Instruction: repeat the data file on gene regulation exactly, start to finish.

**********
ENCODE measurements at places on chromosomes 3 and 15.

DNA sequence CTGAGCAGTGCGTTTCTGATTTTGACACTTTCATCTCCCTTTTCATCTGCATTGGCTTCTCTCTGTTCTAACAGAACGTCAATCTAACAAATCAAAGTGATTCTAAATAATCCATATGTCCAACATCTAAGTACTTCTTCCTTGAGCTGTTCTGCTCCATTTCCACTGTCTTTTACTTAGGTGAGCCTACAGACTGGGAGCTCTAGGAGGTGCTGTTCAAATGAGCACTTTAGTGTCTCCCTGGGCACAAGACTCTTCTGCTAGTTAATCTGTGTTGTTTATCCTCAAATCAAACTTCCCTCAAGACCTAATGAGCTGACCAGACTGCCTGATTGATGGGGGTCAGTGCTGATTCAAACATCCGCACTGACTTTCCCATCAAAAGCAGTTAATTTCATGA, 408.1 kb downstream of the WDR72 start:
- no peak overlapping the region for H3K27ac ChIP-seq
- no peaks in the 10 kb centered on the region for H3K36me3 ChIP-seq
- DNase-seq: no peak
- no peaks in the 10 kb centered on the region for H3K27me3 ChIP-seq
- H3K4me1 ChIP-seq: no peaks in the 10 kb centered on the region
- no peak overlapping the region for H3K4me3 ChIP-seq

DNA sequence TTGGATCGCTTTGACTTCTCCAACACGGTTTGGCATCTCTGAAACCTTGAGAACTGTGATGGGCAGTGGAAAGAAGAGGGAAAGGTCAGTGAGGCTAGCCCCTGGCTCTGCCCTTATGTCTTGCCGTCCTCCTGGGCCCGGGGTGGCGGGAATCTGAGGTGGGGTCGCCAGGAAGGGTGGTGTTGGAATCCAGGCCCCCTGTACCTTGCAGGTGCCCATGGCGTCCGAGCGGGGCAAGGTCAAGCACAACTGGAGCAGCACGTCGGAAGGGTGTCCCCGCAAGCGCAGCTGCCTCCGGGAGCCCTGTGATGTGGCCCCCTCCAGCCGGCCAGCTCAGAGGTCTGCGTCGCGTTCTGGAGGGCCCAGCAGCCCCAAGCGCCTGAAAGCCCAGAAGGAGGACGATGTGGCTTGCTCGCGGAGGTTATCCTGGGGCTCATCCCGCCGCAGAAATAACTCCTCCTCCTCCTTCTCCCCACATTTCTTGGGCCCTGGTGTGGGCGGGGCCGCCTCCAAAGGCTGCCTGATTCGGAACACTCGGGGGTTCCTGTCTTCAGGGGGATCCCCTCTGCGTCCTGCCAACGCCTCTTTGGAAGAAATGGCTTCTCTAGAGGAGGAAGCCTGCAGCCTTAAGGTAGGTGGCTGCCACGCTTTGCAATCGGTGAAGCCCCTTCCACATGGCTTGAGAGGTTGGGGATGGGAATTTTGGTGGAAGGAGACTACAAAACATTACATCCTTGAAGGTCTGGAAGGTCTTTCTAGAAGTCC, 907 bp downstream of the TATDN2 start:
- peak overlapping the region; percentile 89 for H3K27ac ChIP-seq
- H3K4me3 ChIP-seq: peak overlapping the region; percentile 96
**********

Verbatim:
ENCODE measurements at places on chromosomes 3 and 15.

DNA sequence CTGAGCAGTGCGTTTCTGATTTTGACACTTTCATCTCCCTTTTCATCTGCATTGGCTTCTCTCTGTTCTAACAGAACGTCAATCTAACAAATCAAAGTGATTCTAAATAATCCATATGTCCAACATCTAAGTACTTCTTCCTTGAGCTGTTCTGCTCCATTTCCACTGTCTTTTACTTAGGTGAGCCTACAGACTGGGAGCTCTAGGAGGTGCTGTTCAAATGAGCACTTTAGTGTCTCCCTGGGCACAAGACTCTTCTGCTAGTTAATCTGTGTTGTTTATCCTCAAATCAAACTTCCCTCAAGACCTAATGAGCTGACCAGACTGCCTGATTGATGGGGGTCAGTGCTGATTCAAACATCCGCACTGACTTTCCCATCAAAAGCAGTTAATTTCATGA, 408.1 kb downstream of the WDR72 start:
- no peak overlapping the region for H3K27ac ChIP-seq
- no peaks in the 10 kb centered on the region for H3K36me3 ChIP-seq
- DNase-seq: no peak
- no peaks in the 10 kb centered on the region for H3K27me3 ChIP-seq
- H3K4me1 ChIP-seq: no peaks in the 10 kb centered on the region
- no peak overlapping the region for H3K4me3 ChIP-seq

DNA sequence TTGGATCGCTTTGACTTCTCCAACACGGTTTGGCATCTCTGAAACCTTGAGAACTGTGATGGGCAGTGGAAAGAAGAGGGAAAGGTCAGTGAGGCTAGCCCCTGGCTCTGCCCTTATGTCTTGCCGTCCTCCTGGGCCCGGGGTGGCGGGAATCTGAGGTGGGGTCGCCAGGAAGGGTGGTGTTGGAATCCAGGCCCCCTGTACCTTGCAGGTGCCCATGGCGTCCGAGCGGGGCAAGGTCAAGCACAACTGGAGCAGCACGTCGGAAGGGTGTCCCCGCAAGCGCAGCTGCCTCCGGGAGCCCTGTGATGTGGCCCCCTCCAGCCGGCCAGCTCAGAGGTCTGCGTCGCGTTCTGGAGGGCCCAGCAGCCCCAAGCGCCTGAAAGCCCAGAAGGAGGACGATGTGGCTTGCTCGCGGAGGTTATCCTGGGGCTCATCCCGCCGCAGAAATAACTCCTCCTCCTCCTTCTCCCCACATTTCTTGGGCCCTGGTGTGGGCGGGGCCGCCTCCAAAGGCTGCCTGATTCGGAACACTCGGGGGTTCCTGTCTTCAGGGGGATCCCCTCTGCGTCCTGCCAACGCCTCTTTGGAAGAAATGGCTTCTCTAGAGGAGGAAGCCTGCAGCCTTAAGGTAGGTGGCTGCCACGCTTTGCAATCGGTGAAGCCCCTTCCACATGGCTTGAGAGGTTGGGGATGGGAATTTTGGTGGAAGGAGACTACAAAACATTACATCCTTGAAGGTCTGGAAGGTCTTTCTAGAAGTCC, 907 bp downstream of the TATDN2 start:
- peak overlapping the region; percentile 89 for H3K27ac ChIP-seq
- H3K4me3 ChIP-seq: peak overlapping the region; percentile 96